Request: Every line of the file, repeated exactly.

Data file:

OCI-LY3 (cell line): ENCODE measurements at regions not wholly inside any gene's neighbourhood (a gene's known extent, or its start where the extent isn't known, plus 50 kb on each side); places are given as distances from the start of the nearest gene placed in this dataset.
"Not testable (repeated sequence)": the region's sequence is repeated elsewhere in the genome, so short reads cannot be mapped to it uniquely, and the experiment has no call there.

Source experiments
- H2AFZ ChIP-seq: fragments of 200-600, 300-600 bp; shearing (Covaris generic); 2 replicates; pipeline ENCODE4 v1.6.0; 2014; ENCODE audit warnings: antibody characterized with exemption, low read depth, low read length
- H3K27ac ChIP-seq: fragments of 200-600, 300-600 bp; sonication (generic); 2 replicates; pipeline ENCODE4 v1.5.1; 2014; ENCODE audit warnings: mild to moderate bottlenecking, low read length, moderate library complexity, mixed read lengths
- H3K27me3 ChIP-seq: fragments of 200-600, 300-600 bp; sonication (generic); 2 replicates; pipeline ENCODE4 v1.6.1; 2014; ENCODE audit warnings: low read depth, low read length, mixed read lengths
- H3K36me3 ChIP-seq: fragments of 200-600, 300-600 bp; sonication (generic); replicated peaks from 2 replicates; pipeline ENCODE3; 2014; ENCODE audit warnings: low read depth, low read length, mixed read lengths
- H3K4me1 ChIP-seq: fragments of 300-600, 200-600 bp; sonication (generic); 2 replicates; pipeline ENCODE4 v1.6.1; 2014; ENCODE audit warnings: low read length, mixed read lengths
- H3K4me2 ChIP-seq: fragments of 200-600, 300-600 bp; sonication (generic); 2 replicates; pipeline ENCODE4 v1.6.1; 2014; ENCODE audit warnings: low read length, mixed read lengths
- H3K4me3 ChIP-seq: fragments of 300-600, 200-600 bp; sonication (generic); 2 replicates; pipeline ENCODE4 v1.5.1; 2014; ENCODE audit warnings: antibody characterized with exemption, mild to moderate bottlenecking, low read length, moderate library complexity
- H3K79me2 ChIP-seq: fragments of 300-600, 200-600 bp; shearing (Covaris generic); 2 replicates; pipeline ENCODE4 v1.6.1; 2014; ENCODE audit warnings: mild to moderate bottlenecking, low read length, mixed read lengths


OCI-LY3 (cell line): ENCODE measurements at regions not wholly inside any gene's neighbourhood (a gene's known extent, or its start where the extent isn't known, plus 50 kb on each side); places are given as distances from the start of the nearest gene placed in this dataset.
"Not testable (repeated sequence)": the region's sequence is repeated elsewhere in the genome, so short reads cannot be mapped to it uniquely, and the experiment has no call there.

Source experiments
- H2AFZ ChIP-seq: fragments of 200-600, 300-600 bp; shearing (Covaris generic); 2 replicates; pipeline ENCODE4 v1.6.0; 2014; ENCODE audit warnings: antibody characterized with exemption, low read depth, low read length
- H3K27ac ChIP-seq: fragments of 200-600, 300-600 bp; sonication (generic); 2 replicates; pipeline ENCODE4 v1.5.1; 2014; ENCODE audit warnings: mild to moderate bottlenecking, low read length, moderate library complexity, mixed read lengths
- H3K27me3 ChIP-seq: fragments of 200-600, 300-600 bp; sonication (generic); 2 replicates; pipeline ENCODE4 v1.6.1; 2014; ENCODE audit warnings: low read depth, low read length, mixed read lengths
- H3K36me3 ChIP-seq: fragments of 200-600, 300-600 bp; sonication (generic); replicated peaks from 2 replicates; pipeline ENCODE3; 2014; ENCODE audit warnings: low read depth, low read length, mixed read lengths
- H3K4me1 ChIP-seq: fragments of 300-600, 200-600 bp; sonication (generic); 2 replicates; pipeline ENCODE4 v1.6.1; 2014; ENCODE audit warnings: low read length, mixed read lengths
- H3K4me2 ChIP-seq: fragments of 200-600, 300-600 bp; sonication (generic); 2 replicates; pipeline ENCODE4 v1.6.1; 2014; ENCODE audit warnings: low read length, mixed read lengths
- H3K4me3 ChIP-seq: fragments of 300-600, 200-600 bp; sonication (generic); 2 replicates; pipeline ENCODE4 v1.5.1; 2014; ENCODE audit warnings: antibody characterized with exemption, mild to moderate bottlenecking, low read length, moderate library complexity
- H3K79me2 ChIP-seq: fragments of 300-600, 200-600 bp; shearing (Covaris generic); 2 replicates; pipeline ENCODE4 v1.6.1; 2014; ENCODE audit warnings: mild to moderate bottlenecking, low read length, mixed read lengths